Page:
My blog stays with me. I add new functionality when I see opportunities to. It’s my longest surviving project (the earliest version dating back to 2015, and this current iteration just over a year ago). It having survived so long has allowed me to make incremental updates rather than big sprints; I’ve been able to offer an improved experience for my readers.

My blog is where my ideas establish themselves; some of which I hope others find useful.

What is so timeless?

In one of my favourite “Curb Your Enthusiam” scenes Larry’s assistant gets a tattoo but when he asks her what it means, she says “It’s very personal. I don’t share it with everybody”. He replies, “The whole world can see it but it’s personal.”

I’ve sometimes wondered what idea or symbol is so timeless that I’d want it permanently tattooed on my skin. Perhaps it would be the AFC Bournemouth crest or a pair of cherries, but then lately I’ve felt so disillusioned by the ethics of football: the extortionate sums of money spent on players; the Saudi State; rape allegations, homophobia, racism, drug abuse, CO2 emissions etc.

Football fans it seems, alternate between love and hate for their own players on an almost weekly basis. Overall it feels so transiently insignificant, so fickle.

Masters of our own destinies

I spent years grappling with a feeling of inferiority having not graduated from university. When I finished school at eighteen I studied TV Production in Gloucestershire, despite my only interest having really been film; my father wouldn’t support this in the belief that TV was where the jobs were. My main interest as a teenager had been photography but there was also no possibility my parents would support me in that. Upon reflection, I think photography was one of the only things I was ever truly good at. I left university after a year with ~twelve thousand pounds of debt and depression.

I have no regrets having spent a considerable part of my life programming. I think I’m fairly good at it as well.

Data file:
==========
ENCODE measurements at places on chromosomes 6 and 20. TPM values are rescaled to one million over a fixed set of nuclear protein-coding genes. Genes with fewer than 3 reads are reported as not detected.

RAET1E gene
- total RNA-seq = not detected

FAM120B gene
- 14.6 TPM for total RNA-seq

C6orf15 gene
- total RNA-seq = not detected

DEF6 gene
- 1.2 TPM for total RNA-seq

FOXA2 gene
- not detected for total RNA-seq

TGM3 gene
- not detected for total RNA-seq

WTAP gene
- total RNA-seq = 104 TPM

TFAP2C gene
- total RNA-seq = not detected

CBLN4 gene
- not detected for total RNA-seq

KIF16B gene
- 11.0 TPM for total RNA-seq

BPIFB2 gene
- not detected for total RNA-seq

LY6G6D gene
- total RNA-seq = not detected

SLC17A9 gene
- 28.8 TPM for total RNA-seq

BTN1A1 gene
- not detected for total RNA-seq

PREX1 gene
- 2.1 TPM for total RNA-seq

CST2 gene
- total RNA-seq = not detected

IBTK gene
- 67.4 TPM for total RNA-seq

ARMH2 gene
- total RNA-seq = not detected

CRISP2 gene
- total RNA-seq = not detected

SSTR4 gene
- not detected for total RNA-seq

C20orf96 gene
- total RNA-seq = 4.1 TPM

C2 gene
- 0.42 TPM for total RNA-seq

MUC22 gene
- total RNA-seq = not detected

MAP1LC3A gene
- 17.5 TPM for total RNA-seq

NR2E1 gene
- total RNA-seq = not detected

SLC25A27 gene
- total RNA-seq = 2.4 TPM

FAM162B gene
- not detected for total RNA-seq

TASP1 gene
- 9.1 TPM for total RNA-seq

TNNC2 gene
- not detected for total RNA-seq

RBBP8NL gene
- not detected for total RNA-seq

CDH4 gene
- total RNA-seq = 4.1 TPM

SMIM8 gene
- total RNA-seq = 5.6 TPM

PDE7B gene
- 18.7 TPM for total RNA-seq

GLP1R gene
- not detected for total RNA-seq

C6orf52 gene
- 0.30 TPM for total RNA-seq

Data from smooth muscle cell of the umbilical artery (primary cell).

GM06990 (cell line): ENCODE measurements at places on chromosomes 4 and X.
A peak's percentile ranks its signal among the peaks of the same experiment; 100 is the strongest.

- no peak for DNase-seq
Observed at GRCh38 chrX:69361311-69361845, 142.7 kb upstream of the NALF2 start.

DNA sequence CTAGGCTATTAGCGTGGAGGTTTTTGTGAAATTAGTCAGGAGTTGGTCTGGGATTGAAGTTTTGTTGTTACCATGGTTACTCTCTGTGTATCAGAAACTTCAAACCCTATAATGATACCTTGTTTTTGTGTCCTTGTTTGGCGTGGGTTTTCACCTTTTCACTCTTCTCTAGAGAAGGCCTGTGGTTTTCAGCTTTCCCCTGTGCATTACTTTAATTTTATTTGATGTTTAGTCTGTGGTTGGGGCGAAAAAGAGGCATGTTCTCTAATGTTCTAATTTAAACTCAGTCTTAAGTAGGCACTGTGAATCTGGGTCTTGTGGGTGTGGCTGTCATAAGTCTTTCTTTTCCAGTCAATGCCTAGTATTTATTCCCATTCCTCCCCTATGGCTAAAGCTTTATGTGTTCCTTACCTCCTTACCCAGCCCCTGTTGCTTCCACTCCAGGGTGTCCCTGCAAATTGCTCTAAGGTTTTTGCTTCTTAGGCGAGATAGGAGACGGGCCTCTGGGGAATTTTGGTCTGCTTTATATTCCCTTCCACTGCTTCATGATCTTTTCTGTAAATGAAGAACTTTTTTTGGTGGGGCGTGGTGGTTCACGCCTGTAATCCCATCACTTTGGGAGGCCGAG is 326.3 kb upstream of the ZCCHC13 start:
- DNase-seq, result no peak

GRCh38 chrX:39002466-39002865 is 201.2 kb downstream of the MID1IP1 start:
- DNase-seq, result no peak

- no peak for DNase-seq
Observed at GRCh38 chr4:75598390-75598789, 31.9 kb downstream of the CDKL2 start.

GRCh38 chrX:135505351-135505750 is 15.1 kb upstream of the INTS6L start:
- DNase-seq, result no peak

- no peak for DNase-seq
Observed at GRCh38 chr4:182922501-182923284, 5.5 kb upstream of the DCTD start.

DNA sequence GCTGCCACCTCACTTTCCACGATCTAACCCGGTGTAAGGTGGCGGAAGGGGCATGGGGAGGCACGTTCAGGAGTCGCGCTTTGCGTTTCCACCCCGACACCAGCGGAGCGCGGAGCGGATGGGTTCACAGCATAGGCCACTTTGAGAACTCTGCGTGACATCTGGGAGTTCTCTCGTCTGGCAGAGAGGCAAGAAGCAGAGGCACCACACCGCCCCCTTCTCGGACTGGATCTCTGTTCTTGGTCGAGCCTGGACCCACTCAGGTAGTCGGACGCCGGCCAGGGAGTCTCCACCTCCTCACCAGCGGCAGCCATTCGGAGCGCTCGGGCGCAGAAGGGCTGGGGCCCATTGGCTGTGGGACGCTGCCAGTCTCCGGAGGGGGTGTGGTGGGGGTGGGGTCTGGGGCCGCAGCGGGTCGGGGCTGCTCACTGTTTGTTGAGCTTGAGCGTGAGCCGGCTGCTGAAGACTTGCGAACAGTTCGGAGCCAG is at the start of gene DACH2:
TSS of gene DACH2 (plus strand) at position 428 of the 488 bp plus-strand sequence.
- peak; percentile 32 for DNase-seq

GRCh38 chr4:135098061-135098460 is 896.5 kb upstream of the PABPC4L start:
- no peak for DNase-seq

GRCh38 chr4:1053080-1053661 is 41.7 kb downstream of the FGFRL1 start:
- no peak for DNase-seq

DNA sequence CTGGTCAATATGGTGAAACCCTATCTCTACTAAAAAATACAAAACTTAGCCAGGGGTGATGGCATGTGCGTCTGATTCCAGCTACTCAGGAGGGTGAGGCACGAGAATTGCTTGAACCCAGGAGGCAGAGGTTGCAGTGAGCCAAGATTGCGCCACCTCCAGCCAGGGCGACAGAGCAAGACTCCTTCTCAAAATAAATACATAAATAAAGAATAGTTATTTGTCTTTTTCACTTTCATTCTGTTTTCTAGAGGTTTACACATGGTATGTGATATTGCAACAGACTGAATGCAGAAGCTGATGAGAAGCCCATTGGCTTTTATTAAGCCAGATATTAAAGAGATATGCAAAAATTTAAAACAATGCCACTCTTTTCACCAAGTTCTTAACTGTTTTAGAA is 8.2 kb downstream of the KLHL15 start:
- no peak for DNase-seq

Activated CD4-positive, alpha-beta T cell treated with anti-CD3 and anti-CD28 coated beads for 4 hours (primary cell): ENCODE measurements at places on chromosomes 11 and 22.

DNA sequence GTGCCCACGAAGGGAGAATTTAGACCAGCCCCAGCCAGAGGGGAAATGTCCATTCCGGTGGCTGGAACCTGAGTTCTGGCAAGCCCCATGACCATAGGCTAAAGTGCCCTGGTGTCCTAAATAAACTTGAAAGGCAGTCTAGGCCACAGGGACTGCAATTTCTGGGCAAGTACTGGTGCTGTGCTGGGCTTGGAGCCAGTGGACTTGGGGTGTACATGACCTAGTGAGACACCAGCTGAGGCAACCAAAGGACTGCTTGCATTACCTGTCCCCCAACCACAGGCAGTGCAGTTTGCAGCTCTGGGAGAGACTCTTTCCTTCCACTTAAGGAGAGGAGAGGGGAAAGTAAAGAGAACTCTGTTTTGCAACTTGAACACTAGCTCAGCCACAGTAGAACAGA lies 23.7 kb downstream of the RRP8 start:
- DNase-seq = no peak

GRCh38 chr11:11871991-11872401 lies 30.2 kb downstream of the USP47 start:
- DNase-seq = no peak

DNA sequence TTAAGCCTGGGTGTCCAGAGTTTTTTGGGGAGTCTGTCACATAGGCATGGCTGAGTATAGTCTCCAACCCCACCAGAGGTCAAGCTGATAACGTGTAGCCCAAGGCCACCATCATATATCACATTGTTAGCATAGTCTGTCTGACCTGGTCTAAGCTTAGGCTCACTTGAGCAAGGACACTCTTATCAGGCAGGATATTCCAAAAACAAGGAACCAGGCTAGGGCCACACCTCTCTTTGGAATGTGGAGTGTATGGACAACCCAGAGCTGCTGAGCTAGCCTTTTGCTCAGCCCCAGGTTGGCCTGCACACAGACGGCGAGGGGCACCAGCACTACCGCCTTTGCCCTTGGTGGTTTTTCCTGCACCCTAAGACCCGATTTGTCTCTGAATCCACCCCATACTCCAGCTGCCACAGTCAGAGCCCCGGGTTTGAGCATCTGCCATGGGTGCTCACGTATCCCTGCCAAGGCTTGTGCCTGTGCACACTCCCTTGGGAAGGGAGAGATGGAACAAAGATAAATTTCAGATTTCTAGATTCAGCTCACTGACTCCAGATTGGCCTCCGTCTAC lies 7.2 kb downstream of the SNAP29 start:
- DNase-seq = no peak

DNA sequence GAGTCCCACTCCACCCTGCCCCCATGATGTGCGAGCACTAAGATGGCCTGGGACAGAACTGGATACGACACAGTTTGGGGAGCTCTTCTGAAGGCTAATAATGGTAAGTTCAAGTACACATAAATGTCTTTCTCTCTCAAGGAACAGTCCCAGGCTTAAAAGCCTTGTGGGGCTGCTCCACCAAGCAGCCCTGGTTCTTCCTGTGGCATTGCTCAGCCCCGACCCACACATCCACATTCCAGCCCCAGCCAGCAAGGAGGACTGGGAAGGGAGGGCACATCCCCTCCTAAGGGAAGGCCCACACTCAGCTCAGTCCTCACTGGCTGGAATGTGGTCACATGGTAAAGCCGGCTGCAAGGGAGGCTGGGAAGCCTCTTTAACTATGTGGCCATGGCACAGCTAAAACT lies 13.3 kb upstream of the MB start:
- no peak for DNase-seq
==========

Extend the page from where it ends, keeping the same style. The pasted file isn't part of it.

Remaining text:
At several stages in adulthood I’ve looked into the possibility of returning to university in some capacity. Firstly, I feel I missed out on the opportunity to study. It was only as an adult that I discovered how much I really enjoy learning new things; any kind of passion I’d had for learning at school was thoroughly drummed out of me during GCSE & A-Level study; I read hundreds of books in my early teenage years before having to answer inane essay questions about which “literary techniques Bronte employed in Jane Eyre”. Incidentally, novelists don’t consciously employ techniques as if ticking off items on a shopping list, they read.

Secondly, graduating from university has always felt like a club I wasn’t part of. My parents, my sister, most of friends. Most of them describe it as a total waste of time, but a walled garden I may never have access to nonetheless.

The barriers to attending university seem too great: I would have to study A-Levels relevant to the subjects I want to learn about, which might take years with a full-time job. And what would it lead to if not another job? Why would I forgo gainful employment for the possibility of something else? It’s not as though I hate what I do currently.

At the weekend I finished reading “Masters of Doom” which follows “The Two Johns” (Romero and Carmack) (founders of id Software) who would make games like Wolfenstein 3-D, Doom and Quake and bring about vast cultural change in the process. Neither of the Johns graduated from university. Carmack, who was largely self-taught, would conduct his own research so that he could solve difficult graphics problems. It was incredibly humbling to read about the two prodigious programmers, who later went on to become hugely successful (in every sense of that word).